(Diego M. Radzinschi/NLJ)

The identity of a manufacturer that fought under the pseudonym “Company Doe” to block the public from seeing a consumer product safety report could soon be revealed.

A federal appeals court in Richmond on April 16 overturned a trial judge’s decision to allow the company to keep its name — and the product at issue — secret in a lawsuit against the Consumer Product Safety Commission.

“Regrettably, the district court allowed the entire litigation — from filing to judgment — to occur behind closed doors, keeping all documents filed in the case under seal, not even reflected on the public docket,” wrote Judge Henry Floyd of the U.S. Court of Appeals for the Fourth Circuit. “As a result, neither the press nor the public was able to monitor the litigation as it unfolded.”

The company, represented by Gibson, Dunn & Crutcher, sued to prevent the product safety commission from posting an incident report on a government-run online database of product complaints. The report, which an unidentified government agency provided to the commission, attributes the death of an infant to one of the company’s products. Consumer advocates, including Public Citizen, challenged the secrecy.


Company Doe’s lawyers argued that publication of its name would cause reputational and economic harm. The Gibson team also disputed the accuracy of the incident report, which the commission intended to publish online in a searchable database that features tens of thousands of incident reports — many filed directly by consumers — that involve other companies and products.

The safety commission and Company Doe clashed over proposed redactions to the report but failed to reach an agreement. The company then turned to the judiciary to seek an order to prohibit the agency from publishing the report. U.S. District Judge Alexander Williams Jr. issued an injunction — keeping the report, and the company’s name, under wraps.

Public Citizen didn’t challenge the injunction but, rather, fought to expose information about the litigation. The appeals court said the district judge’s sealing order violated the First Amendment and that Company Doe “failed to identify any exceptional circumstances to justify the use of a pseudonym.”

Company Doe found some sympathy on the panel, but not enough to win.

“Common sense tells us that some harm will befall Company Doe by the publication of the false and misleading reports at issue in this case,” Senior Judge Clyde Hamilton wrote. “In the electronically viral world that we live in today, one can easily imagine how such publications could be catastrophic to Company Doe’s fiscal health, allowing it never to recover.”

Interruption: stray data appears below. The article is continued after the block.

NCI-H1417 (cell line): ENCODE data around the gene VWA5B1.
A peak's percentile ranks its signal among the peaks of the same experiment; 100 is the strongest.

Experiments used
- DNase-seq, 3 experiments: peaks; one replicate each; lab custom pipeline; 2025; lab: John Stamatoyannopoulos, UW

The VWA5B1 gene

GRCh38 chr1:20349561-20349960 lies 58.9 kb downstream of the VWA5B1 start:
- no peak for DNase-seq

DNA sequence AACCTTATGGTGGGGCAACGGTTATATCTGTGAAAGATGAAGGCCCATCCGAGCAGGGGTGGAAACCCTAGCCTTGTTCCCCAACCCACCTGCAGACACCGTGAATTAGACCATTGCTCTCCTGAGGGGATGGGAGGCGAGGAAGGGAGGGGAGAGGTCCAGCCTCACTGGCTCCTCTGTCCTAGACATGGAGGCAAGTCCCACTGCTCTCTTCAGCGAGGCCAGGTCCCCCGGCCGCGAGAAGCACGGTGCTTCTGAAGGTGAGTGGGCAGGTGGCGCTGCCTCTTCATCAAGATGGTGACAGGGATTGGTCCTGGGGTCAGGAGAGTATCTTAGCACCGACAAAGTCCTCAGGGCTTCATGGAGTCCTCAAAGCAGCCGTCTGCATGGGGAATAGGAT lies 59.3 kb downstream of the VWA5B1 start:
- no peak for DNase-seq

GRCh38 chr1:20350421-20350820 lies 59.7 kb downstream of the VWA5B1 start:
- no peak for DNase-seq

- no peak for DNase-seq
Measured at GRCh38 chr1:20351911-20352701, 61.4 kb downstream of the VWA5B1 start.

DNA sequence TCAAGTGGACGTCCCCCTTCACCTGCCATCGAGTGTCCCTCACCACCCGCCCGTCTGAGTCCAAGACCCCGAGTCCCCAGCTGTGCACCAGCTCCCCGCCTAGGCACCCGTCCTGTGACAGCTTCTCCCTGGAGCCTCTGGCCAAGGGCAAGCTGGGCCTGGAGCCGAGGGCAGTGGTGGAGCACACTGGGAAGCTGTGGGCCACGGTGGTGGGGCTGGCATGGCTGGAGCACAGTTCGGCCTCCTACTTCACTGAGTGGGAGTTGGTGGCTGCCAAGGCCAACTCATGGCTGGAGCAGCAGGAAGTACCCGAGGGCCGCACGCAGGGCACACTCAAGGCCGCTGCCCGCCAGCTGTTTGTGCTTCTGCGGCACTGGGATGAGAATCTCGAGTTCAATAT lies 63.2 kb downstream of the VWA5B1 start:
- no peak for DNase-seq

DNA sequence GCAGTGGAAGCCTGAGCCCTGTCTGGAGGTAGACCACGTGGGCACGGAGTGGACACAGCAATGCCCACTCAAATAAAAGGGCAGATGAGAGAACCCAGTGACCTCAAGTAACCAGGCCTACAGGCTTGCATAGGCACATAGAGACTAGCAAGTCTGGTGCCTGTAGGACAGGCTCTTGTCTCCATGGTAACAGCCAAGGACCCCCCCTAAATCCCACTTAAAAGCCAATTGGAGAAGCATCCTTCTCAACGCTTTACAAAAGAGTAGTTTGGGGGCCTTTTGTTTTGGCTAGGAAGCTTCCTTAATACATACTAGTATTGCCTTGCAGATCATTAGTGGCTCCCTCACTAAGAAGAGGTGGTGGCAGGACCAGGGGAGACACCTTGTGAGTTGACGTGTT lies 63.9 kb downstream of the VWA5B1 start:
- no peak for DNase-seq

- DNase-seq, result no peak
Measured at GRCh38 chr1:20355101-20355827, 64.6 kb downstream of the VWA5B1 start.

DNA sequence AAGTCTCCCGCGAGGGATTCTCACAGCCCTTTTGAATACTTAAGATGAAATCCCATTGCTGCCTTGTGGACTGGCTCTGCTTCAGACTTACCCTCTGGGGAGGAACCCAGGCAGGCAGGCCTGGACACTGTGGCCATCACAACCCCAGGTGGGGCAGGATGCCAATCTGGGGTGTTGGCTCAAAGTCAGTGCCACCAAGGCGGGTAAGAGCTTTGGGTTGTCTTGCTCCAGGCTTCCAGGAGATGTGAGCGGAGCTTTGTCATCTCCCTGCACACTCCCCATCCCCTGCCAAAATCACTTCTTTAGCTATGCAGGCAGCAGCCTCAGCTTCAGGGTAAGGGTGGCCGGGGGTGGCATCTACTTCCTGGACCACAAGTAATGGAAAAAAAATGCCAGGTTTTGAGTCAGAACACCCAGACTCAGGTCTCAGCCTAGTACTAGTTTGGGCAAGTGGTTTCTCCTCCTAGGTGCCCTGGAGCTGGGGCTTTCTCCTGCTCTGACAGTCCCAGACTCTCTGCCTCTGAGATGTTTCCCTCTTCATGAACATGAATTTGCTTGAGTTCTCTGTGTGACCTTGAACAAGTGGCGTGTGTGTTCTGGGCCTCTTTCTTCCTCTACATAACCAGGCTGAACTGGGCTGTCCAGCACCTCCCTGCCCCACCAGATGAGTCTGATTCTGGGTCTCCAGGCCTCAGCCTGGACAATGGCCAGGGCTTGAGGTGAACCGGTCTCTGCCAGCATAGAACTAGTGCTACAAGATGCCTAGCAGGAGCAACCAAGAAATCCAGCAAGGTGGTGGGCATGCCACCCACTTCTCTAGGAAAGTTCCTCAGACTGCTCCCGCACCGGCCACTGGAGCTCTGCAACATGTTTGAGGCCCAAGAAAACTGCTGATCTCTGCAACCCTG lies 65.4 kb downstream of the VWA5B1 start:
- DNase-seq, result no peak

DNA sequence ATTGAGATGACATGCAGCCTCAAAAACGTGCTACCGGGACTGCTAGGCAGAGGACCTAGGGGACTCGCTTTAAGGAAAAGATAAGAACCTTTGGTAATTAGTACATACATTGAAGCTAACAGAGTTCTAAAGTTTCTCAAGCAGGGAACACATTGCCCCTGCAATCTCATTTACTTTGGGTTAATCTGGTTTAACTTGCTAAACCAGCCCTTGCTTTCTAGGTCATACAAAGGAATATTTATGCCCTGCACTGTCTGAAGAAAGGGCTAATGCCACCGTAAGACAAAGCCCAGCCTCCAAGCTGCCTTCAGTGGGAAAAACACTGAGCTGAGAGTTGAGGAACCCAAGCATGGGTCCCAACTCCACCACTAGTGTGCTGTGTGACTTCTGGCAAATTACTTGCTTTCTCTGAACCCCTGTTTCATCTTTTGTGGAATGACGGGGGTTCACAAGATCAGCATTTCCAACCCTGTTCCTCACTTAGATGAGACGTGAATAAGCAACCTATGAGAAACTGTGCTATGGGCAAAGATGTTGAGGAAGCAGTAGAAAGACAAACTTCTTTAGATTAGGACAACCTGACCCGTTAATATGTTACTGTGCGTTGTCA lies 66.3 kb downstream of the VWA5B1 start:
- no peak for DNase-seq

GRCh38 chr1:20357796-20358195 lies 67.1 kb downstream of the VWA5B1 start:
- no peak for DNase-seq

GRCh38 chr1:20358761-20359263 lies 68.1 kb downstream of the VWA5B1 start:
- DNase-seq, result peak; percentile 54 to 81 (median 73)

But, Hamilton added, “First Amend­ment jurisprudence requires more than a common sense feeling about what harm may befall Company Doe.”

The court records, and the real name of Company Doe, were not immediately unsealed. Gibson litigation partner Baruch Fellner in Washington said the company was reviewing the court’s decision to determine whether to take any additional action.

“We agree with both the district and circuit courts’ statements that the [safety commission] report in question was false and misleading,” Fellner said on behalf of the company. “Importantly, too, as has been noted by the courts, the product in question was not related to the death of an infant, and the [safety commission] is not pursuing any claims against Company Doe.”

The consumer groups argued, among other things, that Company Doe’s decision to use the federal courts to challenge the safety commission’s intent to disclose the report exposed the manufacturer to the transparency of the judiciary.

“We want our courts to be open and accountable,” Public Citizen’s Scott Michelman, who argued in the Fourth Circuit, said in an interview. “This ­ruling is very good for consumers. The only people who might not like this ruling are companies that are ­worried they might have to discuss some things they’d rather not discuss in open court.”

The Fourth Circuit rejected what Floyd described as the “wholesale” ­sealing of certain records — including summary judgment motions. The trial judge released an opinion on the public docket “with redactions to virtually all of the facts, the court’s analysis, and the evidence supporting its decision,” Floyd wrote.

“Without access to judicial opinions, public oversight of the courts, including the processes and the outcomes they produce, would be impossible,” he added.

Lawyers who advocate for business interests expressed disappointment with the ruling, saying companies might now shy from taking the safety commission to court over a particular product safety report.

“There was already a huge disincentive for a company to go to court over one of these reports,” said Charles Samuels, a partner at Mintz, Levin, Cohn, Ferris, Glovsky and Popeo. “Now, essentially, there will be extensive publicity through the republication of the facts of the litigation and about the very report that the company was challenging. That’s unfortunate.”

Nearly anyone can submit a report to the safety commission’s consumer products database “even if they do not have firsthand knowledge of the incident, injury or threat of harm that they are reporting,” said Cary Silverman of Shook, Hardy & Bacon, who represented the National Association of Manufacturers in an amicus brief in support of Company Doe.

“A public database of unverified, inaccurate reports not only poses an unwarranted risk to the reputations of responsible businesses, but does a disservice to consumers,” Silverman said.